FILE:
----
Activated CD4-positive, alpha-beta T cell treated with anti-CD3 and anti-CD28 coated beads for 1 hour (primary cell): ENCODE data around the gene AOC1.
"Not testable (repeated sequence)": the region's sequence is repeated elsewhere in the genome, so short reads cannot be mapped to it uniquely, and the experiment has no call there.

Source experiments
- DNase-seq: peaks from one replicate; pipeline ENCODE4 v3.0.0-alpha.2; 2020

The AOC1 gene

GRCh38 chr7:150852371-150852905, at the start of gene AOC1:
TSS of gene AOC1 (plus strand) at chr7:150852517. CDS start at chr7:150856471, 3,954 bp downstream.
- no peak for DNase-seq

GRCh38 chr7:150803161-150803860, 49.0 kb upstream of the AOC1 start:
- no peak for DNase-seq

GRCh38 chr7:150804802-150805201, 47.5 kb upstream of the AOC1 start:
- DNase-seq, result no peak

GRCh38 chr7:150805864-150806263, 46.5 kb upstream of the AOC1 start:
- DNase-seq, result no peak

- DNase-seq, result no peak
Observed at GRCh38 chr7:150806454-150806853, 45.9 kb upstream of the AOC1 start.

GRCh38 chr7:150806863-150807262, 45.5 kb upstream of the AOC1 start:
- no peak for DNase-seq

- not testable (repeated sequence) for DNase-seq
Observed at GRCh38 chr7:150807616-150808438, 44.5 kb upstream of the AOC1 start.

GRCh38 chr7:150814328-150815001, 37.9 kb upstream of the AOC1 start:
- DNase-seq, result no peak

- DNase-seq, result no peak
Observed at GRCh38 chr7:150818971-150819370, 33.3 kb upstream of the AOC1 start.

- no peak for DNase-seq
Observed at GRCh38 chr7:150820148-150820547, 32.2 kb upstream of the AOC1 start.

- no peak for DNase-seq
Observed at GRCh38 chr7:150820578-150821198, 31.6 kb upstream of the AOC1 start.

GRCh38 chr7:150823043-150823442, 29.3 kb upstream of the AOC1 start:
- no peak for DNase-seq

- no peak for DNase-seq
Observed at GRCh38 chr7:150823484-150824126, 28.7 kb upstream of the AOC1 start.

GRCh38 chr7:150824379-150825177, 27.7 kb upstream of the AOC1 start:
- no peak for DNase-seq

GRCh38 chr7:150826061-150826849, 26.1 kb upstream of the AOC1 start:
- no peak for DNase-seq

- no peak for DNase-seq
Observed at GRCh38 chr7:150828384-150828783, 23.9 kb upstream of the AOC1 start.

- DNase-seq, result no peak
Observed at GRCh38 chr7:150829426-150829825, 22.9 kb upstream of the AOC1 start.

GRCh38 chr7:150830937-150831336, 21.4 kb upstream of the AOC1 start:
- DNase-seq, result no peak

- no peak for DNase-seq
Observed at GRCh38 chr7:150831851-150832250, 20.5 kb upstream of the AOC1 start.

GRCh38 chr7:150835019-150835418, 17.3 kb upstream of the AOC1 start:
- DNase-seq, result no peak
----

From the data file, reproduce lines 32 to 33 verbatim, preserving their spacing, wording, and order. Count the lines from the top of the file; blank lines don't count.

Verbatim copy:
Observed at GRCh38 chr7:150823484-150824126, 28.7 kb upstream of the AOC1 start.

GRCh38 chr7:150824379-150825177, 27.7 kb upstream of the AOC1 start: